Broken heart syndrome for grandmother who saved husband’s life
Jul 25, 2016
For Perth grandmother Margaret Walkerden a trip to her local shopping centre last week turned into a race to save her husband’s life and ended with an unexpected medical twist of her own.
The 64-year-old says she was shopping with her husband Stanley at Whitford City when he suffered a heart attack.
“He suddenly went very pale all and dropped to the floor so I ran over and started chest compressions immediately while bystanders called an ambulance and centre security arrived with a defibrillator,” she said.
What happened next came as a shock to couple – and to doctors. While Stanely was being treated at Joondalup Health Campus Margaret said she began feeling unwell herself and experiencing chest pain: “After witnessing my husband’s sudden heart attack, I knew I had to speak up and so I informed the nurses – they acted immediately in getting me help,” she said.
Joondalup Health Campus Director of Cardiology Dr Jenny Deague said she was at home on-call when she got a message from hospital staff about Mrs Walkerden: “I said to them, ‘Mrs Walkerden? I’ve just treated Mr Walkerden!”
“Sure enough Mr Walkerden’s wife was having chest pain and needed an urgent angiogram. The angiogram showed normal coronary arteries but evidence of Takotsubo’s Cardiomyopathy, better known as Broken Heart Syndrome or Stress Cardiomyopathy.”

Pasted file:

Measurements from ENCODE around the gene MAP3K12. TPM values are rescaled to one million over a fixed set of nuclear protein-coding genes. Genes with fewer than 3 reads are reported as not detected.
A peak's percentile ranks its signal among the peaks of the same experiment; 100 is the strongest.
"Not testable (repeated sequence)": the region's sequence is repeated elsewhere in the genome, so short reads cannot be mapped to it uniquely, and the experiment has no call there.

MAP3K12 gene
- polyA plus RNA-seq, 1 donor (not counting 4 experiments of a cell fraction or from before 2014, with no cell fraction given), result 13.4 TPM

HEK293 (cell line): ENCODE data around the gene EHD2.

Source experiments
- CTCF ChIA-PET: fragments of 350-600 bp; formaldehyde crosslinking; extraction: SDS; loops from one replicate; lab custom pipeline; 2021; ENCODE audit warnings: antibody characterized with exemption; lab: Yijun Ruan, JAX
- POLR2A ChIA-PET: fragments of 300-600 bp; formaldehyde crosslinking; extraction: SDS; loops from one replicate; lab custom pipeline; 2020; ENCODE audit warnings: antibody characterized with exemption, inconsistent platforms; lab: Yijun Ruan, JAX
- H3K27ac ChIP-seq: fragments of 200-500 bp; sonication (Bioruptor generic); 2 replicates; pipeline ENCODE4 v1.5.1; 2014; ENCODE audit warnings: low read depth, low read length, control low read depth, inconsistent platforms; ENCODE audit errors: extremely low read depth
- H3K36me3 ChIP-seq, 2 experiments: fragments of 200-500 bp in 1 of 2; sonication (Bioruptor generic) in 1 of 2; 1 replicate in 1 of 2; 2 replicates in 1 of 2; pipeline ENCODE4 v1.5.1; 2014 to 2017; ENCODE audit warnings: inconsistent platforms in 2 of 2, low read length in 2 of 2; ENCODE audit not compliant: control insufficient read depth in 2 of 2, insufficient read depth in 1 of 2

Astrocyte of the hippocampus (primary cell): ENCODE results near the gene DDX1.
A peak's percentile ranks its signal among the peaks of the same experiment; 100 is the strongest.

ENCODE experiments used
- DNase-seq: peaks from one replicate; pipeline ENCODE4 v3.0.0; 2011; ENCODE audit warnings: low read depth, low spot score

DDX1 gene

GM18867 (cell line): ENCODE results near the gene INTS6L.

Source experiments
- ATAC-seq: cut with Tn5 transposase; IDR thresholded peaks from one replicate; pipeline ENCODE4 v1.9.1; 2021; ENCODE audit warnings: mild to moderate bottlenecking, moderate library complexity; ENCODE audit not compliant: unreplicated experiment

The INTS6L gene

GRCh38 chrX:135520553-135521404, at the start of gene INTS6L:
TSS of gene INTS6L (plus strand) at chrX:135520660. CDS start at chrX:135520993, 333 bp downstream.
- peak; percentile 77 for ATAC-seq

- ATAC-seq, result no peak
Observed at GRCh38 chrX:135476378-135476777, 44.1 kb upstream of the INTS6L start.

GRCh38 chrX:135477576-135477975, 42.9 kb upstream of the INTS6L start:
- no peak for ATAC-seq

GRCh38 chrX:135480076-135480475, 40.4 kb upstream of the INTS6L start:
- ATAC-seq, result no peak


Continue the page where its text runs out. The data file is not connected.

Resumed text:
“This is a heart condition that's often brought on by stressful situations, such severe illness or intense emotional, physical or psychological stress such as death of a loved one, fierce arguments or financial hardship,” Dr Deague said.
“It’s not very common at all but the good news is that her overall prognosis is good and this condition often gets better very quickly with standard medicines. Mrs Walkerden is now home and doing very well.”
Dr Deague praised Mrs Walkerden’s quick thinking and immediate actions and credited her with saving her husband’s life: “What Mrs Walkerden did in starting cardio pulmonary resuscitation (CPR) on her husband so quickly really did save his life – those first few minutes are absolutely critical and she did exactly the right thing in starting chest compressions immediately.”
“A little-known change to CPR guidelines in recent years is that you don’t have to do mouth-to-mouth anymore - chest compressions alone are enough to keep a person alive so the need for mouth-to-mouth contact with someone in cardiac arrest is no longer strictly necessary.
“Mrs Walkerden knew this because of her daughters’ recent first aid training knowledge and discussions they’d had at home.”
Dr Deague said the Walkerden’s were a good example of how knowing what to do when someone is having a heart attack is vital: “Early CPR can make the difference between life or death in sudden cardiac arrest so the main thing to remember is to take action quickly and start chest compressions – you don’t need to worry about how many breaths and how many compressions, you just need to get started,” she said. “And of course, the other important message here is to speak up quickly if you ever experience heart symptoms – do what Mrs Walkerden did in seeking medical attention quickly.”
“In the past the fear of getting it wrong may have stopped a by-stander from commencing CPR. This year nearly thirty thousand Australians could die from cardiac arrest because too few bystanders have basic CPR skills.”
If a person becomes unconscious and is not breathing the current recommended steps are:
- Call for help – yell loudly to those around you to call for an ambulance and locate the nearest automated external defibrillator
- Start chest compressions - with the palm of your hand push hard and fast in the centre of the chest.
- Continue chest compressions at a rate of 100-120 beats per minute – that’s about two compressions every second – until a defibrillator is located or the ambulance arrives.